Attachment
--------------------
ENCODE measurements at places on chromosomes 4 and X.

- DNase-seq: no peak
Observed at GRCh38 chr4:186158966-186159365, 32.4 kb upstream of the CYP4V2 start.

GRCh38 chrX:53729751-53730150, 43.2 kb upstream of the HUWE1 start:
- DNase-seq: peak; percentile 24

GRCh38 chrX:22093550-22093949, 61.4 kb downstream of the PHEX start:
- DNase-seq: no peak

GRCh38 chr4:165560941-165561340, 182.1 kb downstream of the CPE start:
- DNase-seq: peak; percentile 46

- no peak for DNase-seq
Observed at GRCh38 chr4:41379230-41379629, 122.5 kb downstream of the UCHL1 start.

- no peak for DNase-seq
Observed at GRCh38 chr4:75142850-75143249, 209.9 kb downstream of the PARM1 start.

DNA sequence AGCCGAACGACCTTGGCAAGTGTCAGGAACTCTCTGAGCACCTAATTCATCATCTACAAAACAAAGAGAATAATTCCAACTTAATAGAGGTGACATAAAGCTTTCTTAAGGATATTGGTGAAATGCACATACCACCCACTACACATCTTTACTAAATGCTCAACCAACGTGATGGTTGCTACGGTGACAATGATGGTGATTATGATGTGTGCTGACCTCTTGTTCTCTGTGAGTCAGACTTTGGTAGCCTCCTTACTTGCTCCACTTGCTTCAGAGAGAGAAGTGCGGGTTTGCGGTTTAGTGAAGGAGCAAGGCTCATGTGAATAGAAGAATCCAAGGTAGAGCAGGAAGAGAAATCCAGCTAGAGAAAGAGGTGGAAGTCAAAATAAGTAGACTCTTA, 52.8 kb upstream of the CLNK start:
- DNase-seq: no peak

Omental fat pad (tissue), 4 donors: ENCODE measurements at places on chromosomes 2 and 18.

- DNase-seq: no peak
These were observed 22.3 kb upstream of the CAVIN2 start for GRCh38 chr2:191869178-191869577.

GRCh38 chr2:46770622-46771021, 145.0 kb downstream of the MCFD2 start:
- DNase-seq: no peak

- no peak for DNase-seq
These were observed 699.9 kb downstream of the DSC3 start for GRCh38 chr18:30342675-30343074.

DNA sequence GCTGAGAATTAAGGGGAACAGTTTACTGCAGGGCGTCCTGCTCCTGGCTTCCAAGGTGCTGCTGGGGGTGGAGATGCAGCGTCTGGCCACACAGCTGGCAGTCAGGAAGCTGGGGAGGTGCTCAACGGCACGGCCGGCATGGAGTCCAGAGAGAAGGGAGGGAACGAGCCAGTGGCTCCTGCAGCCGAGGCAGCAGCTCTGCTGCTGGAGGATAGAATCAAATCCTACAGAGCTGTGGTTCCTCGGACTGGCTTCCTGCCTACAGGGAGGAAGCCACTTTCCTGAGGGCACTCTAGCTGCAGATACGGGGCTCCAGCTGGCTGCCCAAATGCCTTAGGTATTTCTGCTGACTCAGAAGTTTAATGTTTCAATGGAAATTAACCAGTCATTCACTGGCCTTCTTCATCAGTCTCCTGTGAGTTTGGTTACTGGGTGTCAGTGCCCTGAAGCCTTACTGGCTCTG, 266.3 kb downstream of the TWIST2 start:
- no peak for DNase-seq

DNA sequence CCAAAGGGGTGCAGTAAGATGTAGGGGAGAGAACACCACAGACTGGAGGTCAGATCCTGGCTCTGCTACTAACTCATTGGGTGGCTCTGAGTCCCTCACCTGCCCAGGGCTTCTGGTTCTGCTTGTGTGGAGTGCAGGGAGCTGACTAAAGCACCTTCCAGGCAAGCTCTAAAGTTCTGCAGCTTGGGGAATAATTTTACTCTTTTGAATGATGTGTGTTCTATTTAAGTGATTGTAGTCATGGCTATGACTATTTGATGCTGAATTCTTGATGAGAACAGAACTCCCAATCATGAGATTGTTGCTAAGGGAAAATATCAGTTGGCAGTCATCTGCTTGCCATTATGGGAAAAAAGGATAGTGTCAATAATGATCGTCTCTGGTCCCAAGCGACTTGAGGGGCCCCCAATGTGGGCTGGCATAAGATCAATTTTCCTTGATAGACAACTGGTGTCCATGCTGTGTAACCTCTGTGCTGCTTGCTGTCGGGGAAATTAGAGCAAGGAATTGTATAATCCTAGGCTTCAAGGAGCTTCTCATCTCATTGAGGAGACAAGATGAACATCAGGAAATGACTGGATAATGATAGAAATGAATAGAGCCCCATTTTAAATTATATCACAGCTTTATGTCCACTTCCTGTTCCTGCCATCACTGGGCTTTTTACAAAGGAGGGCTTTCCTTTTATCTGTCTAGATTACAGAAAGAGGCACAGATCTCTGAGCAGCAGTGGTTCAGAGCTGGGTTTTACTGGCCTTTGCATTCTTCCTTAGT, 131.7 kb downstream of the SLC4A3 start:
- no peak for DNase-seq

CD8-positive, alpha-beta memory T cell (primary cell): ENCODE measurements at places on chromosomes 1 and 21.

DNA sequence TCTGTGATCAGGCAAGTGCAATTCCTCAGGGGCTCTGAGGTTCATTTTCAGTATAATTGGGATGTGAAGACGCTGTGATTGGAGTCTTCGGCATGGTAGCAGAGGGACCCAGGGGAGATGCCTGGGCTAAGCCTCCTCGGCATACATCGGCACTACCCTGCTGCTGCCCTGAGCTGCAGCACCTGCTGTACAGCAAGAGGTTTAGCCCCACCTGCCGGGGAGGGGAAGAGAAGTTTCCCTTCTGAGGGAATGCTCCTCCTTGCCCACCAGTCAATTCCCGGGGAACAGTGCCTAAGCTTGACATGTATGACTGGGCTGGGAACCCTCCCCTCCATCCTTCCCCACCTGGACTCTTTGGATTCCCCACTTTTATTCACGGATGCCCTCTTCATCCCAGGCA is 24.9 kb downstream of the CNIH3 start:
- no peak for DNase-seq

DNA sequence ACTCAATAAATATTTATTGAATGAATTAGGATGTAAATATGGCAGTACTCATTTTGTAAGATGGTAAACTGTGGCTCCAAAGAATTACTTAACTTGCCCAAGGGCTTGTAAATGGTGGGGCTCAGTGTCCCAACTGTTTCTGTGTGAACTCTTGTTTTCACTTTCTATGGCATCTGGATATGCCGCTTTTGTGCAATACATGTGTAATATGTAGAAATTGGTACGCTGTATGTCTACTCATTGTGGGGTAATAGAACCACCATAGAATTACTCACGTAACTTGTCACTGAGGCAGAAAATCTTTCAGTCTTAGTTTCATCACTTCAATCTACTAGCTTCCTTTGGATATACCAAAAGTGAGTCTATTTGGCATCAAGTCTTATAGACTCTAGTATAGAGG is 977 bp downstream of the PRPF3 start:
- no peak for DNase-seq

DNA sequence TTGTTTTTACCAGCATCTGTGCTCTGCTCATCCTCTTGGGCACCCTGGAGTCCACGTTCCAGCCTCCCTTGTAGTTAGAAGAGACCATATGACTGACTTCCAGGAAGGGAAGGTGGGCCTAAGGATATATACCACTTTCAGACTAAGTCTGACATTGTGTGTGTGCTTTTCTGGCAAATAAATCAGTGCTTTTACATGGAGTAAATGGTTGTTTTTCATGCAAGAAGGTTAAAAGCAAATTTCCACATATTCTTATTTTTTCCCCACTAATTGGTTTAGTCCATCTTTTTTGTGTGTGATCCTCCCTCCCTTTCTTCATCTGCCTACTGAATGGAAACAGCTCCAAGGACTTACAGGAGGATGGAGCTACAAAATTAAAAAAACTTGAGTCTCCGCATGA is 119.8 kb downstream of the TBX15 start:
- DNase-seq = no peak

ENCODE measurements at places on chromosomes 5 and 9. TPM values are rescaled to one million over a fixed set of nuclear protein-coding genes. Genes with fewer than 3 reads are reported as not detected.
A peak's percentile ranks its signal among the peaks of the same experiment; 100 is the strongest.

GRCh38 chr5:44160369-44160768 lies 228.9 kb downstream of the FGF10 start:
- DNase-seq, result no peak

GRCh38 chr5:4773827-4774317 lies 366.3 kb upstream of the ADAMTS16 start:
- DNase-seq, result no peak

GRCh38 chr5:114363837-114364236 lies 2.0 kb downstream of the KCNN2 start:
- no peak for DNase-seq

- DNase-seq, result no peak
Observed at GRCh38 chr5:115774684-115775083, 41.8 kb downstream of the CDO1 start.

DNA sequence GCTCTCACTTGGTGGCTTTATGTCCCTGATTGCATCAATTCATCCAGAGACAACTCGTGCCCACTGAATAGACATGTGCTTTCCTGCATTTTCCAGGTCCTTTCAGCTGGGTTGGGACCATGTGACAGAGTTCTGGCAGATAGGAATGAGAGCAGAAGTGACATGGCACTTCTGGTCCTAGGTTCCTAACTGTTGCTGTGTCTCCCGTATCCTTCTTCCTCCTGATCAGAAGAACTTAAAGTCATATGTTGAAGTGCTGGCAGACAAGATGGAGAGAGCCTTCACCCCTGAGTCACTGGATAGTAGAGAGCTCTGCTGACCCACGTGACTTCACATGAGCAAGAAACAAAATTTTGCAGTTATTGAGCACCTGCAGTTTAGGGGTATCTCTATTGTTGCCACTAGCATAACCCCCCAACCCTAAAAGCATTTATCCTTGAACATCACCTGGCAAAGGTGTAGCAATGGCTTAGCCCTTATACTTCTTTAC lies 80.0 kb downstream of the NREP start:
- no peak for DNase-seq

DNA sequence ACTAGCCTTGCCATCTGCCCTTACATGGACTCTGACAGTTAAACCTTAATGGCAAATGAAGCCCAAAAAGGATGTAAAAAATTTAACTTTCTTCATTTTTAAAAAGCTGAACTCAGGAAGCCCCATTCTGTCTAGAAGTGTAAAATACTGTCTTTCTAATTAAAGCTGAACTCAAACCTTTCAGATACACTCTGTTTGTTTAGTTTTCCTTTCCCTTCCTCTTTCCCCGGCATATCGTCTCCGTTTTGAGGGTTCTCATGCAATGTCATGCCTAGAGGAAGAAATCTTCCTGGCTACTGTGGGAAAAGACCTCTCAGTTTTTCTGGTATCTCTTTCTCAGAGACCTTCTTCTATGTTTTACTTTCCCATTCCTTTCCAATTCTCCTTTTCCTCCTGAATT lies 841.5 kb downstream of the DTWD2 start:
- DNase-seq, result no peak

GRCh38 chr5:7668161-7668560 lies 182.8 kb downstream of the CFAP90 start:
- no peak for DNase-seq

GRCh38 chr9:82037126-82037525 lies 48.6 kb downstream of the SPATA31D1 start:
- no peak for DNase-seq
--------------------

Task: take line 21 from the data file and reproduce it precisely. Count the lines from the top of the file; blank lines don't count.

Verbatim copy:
- no peak for DNase-seq